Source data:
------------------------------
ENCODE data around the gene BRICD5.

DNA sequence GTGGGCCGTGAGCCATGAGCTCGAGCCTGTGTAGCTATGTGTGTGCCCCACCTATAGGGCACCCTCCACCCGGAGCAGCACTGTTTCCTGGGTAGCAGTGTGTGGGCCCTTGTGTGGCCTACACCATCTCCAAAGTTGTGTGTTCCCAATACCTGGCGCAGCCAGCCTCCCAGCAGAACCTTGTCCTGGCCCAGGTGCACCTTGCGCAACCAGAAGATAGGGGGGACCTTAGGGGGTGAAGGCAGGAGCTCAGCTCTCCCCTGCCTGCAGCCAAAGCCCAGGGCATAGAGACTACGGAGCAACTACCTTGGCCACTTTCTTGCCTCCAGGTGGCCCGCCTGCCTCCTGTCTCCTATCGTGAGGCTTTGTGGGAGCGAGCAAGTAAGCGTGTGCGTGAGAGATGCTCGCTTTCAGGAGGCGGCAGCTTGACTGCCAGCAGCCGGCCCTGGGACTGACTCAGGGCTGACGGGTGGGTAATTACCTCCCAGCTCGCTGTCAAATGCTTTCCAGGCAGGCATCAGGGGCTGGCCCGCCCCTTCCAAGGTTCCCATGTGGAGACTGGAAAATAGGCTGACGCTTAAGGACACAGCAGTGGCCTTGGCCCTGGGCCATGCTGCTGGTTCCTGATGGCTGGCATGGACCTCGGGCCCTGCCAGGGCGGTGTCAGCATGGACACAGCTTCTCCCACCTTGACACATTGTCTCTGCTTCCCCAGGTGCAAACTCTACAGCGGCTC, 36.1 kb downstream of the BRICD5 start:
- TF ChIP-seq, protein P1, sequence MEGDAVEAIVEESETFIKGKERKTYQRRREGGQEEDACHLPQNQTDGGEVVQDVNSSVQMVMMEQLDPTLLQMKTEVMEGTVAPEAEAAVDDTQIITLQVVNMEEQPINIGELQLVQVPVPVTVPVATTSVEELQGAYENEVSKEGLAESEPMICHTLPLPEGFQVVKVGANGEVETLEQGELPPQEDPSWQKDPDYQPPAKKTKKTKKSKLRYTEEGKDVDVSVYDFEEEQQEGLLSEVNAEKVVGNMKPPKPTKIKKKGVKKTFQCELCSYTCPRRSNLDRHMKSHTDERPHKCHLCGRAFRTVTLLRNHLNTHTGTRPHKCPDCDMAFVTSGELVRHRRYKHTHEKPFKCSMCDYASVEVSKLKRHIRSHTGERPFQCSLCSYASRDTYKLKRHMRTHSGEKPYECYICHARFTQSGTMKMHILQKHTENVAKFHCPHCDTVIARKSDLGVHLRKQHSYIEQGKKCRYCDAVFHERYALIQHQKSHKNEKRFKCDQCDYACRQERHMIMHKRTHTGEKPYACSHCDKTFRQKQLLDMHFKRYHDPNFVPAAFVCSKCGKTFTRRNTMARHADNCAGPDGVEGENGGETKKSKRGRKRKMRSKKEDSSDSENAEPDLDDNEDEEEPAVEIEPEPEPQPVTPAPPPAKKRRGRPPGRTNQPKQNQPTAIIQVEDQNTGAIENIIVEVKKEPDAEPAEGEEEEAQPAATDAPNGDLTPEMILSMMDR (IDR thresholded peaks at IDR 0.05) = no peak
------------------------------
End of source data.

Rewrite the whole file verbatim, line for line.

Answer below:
ENCODE data around the gene BRICD5.

DNA sequence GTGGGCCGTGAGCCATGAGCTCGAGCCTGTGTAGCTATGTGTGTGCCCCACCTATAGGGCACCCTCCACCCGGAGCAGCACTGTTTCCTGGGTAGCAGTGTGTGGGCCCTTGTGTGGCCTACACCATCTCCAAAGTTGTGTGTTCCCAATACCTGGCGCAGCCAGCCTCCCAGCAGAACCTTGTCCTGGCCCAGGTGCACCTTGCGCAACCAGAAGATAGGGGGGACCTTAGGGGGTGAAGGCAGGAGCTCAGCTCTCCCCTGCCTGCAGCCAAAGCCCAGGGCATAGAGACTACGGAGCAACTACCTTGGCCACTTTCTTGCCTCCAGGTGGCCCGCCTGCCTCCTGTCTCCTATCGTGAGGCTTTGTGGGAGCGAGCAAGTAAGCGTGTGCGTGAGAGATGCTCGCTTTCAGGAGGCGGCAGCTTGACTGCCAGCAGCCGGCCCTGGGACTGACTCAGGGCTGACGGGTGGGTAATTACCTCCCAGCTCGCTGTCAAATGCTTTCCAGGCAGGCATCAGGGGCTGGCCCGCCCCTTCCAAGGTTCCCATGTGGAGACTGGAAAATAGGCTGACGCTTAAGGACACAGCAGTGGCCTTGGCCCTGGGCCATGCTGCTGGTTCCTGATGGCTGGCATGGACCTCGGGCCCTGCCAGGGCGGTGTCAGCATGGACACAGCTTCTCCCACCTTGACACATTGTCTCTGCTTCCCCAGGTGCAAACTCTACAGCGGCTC, 36.1 kb downstream of the BRICD5 start:
- TF ChIP-seq, protein P1, sequence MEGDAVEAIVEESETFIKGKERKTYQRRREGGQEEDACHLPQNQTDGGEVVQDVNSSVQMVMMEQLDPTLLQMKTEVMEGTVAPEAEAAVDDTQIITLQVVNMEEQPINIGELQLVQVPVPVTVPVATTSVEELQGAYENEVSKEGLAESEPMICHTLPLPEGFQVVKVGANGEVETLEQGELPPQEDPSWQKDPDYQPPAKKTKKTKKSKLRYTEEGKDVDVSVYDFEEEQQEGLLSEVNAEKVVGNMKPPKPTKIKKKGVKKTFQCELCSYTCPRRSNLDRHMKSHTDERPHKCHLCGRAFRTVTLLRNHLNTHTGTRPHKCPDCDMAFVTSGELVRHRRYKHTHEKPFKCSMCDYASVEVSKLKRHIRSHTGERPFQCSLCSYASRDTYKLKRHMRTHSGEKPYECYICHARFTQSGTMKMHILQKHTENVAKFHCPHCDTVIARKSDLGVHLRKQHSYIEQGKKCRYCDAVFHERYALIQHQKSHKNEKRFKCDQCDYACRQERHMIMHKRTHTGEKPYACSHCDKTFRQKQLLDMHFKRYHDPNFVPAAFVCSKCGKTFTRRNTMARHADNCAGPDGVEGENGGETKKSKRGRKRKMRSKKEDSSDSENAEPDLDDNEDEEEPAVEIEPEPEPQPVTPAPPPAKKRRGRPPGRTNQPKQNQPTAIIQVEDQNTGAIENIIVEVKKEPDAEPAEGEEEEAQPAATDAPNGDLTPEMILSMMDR (IDR thresholded peaks at IDR 0.05) = no peak